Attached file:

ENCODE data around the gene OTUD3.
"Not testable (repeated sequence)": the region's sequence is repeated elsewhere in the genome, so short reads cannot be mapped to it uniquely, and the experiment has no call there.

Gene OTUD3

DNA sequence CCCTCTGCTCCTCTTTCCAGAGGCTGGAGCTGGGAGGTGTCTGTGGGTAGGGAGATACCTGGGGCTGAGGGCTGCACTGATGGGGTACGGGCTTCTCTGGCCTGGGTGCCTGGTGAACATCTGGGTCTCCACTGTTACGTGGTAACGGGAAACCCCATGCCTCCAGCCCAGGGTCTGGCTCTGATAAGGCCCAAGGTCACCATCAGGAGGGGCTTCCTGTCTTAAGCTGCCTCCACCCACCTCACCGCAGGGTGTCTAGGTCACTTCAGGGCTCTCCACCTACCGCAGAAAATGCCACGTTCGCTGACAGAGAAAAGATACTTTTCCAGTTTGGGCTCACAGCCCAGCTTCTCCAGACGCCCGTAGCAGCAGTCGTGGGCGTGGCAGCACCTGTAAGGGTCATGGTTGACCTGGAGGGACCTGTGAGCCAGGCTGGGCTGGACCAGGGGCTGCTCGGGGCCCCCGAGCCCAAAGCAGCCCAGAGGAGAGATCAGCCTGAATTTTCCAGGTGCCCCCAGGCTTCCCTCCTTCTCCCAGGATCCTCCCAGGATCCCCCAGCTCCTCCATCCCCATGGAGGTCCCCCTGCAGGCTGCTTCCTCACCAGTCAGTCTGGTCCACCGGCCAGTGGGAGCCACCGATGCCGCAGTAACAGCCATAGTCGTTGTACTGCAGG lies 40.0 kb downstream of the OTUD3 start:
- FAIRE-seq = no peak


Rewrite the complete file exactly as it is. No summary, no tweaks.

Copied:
ENCODE data around the gene OTUD3.
"Not testable (repeated sequence)": the region's sequence is repeated elsewhere in the genome, so short reads cannot be mapped to it uniquely, and the experiment has no call there.

Gene OTUD3

DNA sequence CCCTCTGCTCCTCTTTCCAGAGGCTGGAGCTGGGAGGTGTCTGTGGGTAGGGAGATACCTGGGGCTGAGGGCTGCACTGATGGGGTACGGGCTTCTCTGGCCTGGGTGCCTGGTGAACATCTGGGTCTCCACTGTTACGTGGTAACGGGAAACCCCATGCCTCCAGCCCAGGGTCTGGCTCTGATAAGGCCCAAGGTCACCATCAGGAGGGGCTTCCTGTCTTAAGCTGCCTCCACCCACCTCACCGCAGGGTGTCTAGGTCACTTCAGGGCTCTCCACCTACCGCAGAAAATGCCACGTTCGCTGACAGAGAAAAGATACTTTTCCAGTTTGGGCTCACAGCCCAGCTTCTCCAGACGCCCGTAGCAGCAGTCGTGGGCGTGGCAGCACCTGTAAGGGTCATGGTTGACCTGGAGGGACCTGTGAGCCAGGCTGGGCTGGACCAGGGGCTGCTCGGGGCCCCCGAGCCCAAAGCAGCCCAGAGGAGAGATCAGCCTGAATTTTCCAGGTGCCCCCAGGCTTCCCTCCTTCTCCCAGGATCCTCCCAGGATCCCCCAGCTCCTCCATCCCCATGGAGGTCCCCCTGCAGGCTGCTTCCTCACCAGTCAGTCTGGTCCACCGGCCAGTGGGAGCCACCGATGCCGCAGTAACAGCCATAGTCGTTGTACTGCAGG lies 40.0 kb downstream of the OTUD3 start:
- FAIRE-seq = no peak